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Mexico City is covered in the worst smog it's seen in more than a decade. That's led the government to limit car traffic based on license plate numbers. Forced off the roads, people are crowding the subways and buses. As NPR's Carrie Kahn reports, it seems like every city resident has a story about how the pollution has made life harder.
CARRIE KAHN, BYLINE: Springtime is usually beautiful in Mexico City. The weather turns warmer, and the purple jacaranda trees along boulevards and dotting neighborhoods are in full bloom.
FERNANDO PADILLA: (Speaking Spanish).
KAHN: "Everything is prettier now," says Fernando Padilla, a driver taking a break in a Mexico City park. It's usually his favorite time of the year, but this spring his eyes are watering, his throat hurts and one day a week he can't use his car on the road, meaning he's poorer, too.
Ten-year-old Julieta Mejia Cabrera isn't happy either. Today, she got to go to the park, but since the anti-smog plan has gone into effect, she says everyone is stuck inside their classrooms even during lunchtime.
JULIETA MEJIA CABRERA: (Speaking Spanish).
KAHN: (Speaking Spanish).
JULIETA: (Speaking Spanish).
KAHN: We can't play with our friends. It's so boring, she adds. It's like being at home.
Last month, for the first time since 2005, Mexico City officials declared a phase one smog alert. Based on license plate numbers, everyone's car has to stay off the streets one day a week and one Saturday a month through the end of June. That's the start of the rainy season which usually clears the air, granted smog levels aren't as high as in Beijing or even as high as they were back in the 1980s or '90s.
But last week, the pollution was so bad - more than twice the acceptable levels - the city ordered even more vehicles off the streets. As one columnist said, it was heaven for drivers on the traffic-free streets, but hell for those forced down into Mexico City's already saturated subway.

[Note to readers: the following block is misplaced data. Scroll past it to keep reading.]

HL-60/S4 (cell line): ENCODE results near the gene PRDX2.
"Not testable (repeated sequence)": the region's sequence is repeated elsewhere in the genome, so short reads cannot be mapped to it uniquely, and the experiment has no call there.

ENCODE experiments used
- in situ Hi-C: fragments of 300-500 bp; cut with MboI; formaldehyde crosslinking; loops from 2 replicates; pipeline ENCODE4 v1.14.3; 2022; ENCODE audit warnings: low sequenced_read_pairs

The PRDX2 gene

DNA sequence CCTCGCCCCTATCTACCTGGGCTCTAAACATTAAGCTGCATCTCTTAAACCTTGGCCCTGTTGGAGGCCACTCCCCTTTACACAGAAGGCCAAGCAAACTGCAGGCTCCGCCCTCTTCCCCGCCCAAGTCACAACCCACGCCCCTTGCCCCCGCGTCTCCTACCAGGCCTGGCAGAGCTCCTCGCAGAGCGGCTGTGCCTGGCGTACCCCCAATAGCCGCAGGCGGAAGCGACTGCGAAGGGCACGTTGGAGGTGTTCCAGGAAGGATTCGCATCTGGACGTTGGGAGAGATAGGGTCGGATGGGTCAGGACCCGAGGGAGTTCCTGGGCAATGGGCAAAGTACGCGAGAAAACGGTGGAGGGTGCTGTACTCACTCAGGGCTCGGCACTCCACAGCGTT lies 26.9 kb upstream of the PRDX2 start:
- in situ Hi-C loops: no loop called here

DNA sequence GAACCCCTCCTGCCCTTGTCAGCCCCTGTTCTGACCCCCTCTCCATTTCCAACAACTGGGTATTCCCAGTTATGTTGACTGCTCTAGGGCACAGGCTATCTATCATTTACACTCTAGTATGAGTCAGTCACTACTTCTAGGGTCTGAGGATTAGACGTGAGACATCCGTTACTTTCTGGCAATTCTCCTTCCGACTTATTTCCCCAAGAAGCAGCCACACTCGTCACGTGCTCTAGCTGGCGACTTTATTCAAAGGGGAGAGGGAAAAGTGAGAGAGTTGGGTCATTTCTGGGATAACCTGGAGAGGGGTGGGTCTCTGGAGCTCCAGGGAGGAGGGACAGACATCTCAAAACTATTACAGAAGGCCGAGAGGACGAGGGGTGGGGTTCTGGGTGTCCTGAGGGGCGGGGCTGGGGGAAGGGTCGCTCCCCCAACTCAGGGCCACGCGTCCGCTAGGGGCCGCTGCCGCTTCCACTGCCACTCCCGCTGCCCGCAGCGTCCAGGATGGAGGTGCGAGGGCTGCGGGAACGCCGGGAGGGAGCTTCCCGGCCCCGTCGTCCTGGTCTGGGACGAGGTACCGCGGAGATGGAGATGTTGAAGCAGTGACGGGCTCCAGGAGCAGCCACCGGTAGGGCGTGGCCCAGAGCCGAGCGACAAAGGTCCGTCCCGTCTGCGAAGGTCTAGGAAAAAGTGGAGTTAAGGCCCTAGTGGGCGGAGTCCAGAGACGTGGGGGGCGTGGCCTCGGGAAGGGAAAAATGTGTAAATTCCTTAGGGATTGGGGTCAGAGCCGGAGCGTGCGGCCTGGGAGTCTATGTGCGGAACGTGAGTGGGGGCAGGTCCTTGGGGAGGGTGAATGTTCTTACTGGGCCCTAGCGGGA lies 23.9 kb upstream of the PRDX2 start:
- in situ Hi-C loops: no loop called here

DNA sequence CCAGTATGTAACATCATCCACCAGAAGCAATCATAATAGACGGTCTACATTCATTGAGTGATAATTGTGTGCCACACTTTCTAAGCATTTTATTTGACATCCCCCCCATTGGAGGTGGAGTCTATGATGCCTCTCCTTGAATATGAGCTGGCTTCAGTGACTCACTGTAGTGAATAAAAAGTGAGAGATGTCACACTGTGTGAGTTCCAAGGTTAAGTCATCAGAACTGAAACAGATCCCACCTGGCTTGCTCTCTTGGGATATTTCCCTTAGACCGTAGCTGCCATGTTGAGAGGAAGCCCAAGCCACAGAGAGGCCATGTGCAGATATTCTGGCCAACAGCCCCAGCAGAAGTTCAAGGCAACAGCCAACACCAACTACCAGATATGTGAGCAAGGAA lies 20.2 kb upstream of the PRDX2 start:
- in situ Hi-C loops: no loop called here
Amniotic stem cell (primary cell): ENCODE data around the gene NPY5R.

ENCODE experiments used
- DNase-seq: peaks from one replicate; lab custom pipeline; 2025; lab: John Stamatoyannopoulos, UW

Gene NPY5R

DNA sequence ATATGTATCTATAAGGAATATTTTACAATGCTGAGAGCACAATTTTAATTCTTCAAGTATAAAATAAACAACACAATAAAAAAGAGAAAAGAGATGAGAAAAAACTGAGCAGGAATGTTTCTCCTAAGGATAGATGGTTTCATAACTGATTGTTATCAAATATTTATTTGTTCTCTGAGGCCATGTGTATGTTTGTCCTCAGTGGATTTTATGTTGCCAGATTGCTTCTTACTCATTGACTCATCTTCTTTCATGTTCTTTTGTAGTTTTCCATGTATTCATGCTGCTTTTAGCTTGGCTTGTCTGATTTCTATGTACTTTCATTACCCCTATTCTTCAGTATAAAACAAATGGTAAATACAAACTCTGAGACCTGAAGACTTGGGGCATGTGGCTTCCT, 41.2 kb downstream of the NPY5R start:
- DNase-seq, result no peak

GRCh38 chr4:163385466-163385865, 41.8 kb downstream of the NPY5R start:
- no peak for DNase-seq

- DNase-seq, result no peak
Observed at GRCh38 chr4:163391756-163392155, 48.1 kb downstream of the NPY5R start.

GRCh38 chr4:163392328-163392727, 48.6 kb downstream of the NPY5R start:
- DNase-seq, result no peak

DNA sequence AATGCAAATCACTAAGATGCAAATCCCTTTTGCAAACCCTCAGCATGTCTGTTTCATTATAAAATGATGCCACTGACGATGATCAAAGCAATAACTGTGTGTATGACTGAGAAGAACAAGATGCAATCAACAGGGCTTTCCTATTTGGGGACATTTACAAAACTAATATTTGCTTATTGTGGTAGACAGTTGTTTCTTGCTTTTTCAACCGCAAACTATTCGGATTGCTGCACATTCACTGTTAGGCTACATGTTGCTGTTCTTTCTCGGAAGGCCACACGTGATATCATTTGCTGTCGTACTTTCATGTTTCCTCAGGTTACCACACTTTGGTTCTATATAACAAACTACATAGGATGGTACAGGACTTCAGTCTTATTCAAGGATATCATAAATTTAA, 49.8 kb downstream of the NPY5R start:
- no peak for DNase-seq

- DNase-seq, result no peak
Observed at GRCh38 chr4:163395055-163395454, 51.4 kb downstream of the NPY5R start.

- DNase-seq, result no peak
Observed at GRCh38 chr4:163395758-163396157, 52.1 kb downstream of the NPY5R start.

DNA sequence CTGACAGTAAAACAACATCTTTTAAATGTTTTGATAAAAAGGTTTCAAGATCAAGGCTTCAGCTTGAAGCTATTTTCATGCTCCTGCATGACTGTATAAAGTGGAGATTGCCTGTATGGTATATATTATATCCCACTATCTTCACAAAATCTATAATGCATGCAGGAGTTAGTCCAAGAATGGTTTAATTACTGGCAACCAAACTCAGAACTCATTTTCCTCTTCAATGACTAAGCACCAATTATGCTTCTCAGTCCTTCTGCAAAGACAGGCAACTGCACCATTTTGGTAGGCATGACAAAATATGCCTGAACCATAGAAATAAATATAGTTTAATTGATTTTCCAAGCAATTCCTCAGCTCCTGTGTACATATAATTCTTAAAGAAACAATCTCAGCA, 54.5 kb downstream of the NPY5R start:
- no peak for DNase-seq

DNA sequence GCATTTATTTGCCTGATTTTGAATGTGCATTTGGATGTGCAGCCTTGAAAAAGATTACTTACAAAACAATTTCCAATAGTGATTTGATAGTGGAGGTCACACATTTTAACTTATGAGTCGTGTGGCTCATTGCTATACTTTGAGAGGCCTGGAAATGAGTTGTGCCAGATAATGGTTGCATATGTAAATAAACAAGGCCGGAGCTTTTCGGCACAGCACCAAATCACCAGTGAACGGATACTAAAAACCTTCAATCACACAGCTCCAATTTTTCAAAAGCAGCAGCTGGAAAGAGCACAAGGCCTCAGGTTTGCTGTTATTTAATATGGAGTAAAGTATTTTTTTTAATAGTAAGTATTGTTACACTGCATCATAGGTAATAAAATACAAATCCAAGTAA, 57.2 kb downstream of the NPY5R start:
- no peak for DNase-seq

Check out the commute for Sarah Chavaria. She's trying to get to her job near downtown in a butcher shop, but she's already watched four packed-to-the-gills trains go by.
SARAH CHAVARIA: (Speaking Spanish).
KAHN: The subway was full before the smog alerts. Now it's even worse than ever, she says -and adds, by the time she gets to work, she's already stressed out.
CHAVARIA: (Speaking Spanish).
KAHN: I've been crushed, stepped on and everything in between, she says.
Mexico City's public transportation hasn't kept up with its population growth especially in the suburbs. Government housing policies and investments in highways over public transportation has led to sprawl into neighboring states. There are now 23 million people in the Mexico City metropolitan area and nearly 6 million registered cars, says Gabriela Alarcon, an urban development expert with the Mexican Institute for Competitiveness. She says more needs to be done than just restricting traffic according to license plate numbers.
GABRIELA ALARCON: Because people adjust and they buy an additional car, and - so then you would have even more congestion to an already very congested city.
KAHN: And Alarcon says Mexico smog standards are behind the times. A car bought in Mexico in 2016 has the same tailpipe emissions as a 2004 car sold in the U.S.
Manager Juan Carlos Guitierrez tries to start his pizzeria's delivery motorcycle. He hasn't used it as much because of the smog prevention rules, so deliveries are down.
JUAN CARLOS GUITIERREZ: (Speaking Spanish).
KAHN: "I'm crying twice as much," says Guitierrez, "once for all the smog in my eyes and again because of all the money I'm losing." Carrie Kahn, NPR News, Mexico City.
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